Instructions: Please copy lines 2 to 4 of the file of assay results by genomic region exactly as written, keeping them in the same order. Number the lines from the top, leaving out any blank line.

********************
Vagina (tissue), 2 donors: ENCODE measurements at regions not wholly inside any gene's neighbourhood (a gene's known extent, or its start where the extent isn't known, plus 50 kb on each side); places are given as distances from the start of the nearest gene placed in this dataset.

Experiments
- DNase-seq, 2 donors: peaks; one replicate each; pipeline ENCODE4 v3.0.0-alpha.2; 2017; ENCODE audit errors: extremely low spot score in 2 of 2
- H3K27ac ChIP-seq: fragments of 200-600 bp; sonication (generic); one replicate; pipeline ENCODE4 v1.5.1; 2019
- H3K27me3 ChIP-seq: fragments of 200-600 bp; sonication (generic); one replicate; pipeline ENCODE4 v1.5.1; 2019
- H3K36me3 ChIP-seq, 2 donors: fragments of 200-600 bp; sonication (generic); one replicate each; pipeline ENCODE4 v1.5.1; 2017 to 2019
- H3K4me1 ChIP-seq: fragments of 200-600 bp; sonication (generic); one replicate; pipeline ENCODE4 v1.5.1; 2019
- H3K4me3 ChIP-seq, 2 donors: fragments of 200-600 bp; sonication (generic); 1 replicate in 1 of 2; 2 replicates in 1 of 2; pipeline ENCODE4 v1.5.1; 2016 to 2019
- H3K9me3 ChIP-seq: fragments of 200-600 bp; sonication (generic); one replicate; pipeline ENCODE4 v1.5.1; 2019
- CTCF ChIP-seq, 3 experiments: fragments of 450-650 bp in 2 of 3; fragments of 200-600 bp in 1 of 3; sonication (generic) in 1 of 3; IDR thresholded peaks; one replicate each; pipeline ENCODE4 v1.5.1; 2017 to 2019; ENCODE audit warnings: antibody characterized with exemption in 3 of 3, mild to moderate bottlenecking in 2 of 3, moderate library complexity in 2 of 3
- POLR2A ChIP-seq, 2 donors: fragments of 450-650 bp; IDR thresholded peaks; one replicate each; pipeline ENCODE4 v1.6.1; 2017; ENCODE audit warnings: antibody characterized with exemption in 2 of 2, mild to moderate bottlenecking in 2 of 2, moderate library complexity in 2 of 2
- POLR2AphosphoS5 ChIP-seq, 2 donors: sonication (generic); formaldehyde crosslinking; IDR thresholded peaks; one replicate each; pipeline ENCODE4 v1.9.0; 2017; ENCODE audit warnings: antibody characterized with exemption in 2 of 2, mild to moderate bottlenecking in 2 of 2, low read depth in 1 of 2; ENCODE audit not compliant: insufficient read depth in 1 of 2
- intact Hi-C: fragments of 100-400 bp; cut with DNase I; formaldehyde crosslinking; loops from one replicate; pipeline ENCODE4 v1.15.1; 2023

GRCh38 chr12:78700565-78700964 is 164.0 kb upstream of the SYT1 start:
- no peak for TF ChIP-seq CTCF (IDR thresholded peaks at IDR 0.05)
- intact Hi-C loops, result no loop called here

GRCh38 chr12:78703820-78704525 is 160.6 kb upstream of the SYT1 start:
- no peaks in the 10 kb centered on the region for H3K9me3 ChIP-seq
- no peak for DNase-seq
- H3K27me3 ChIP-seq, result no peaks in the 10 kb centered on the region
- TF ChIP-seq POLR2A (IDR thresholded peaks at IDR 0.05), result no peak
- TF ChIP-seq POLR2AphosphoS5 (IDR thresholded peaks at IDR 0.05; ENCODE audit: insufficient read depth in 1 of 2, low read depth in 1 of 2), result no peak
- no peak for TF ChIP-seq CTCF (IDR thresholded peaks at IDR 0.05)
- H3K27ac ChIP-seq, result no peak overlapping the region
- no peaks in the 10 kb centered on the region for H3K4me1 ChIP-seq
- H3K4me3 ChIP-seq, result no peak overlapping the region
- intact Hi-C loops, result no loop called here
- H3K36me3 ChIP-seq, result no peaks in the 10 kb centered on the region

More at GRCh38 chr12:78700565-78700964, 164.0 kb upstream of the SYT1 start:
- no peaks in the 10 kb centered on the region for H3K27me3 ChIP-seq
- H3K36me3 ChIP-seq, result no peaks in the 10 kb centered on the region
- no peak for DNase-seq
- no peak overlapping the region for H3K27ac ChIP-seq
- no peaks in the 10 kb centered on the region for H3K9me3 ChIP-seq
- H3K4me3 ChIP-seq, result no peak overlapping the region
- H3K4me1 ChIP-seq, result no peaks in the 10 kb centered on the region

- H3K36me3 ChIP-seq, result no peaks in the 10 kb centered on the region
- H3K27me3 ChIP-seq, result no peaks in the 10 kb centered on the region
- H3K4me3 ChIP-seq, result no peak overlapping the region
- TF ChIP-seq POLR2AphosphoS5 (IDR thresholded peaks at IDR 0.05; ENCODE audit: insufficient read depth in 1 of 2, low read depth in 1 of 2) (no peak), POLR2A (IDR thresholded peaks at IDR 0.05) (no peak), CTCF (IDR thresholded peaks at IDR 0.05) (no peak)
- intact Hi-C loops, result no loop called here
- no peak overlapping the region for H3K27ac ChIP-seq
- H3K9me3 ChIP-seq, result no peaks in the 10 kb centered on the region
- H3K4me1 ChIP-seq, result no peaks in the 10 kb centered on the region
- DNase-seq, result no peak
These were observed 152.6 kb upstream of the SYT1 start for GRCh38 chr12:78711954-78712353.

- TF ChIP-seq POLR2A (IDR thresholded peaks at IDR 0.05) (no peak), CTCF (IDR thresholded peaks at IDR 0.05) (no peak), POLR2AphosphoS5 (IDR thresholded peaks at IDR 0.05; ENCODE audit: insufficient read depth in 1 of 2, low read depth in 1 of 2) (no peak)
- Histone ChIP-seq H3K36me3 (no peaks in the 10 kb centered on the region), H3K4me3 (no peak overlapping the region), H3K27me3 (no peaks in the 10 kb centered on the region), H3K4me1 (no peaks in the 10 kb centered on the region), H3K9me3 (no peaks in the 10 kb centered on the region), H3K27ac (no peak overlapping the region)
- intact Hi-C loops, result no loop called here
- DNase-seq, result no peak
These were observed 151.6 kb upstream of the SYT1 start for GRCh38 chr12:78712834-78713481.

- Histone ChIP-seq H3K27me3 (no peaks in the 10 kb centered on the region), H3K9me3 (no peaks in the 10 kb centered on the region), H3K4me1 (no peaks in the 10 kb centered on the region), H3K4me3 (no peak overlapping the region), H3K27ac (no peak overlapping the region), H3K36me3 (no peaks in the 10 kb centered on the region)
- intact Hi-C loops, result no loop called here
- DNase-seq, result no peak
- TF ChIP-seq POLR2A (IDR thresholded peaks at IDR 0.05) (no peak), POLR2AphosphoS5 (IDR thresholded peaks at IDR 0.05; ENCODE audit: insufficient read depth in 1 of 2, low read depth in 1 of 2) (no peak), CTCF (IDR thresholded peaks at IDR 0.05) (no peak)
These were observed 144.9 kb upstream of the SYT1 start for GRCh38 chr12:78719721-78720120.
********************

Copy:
Experiments
- DNase-seq, 2 donors: peaks; one replicate each; pipeline ENCODE4 v3.0.0-alpha.2; 2017; ENCODE audit errors: extremely low spot score in 2 of 2
- H3K27ac ChIP-seq: fragments of 200-600 bp; sonication (generic); one replicate; pipeline ENCODE4 v1.5.1; 2019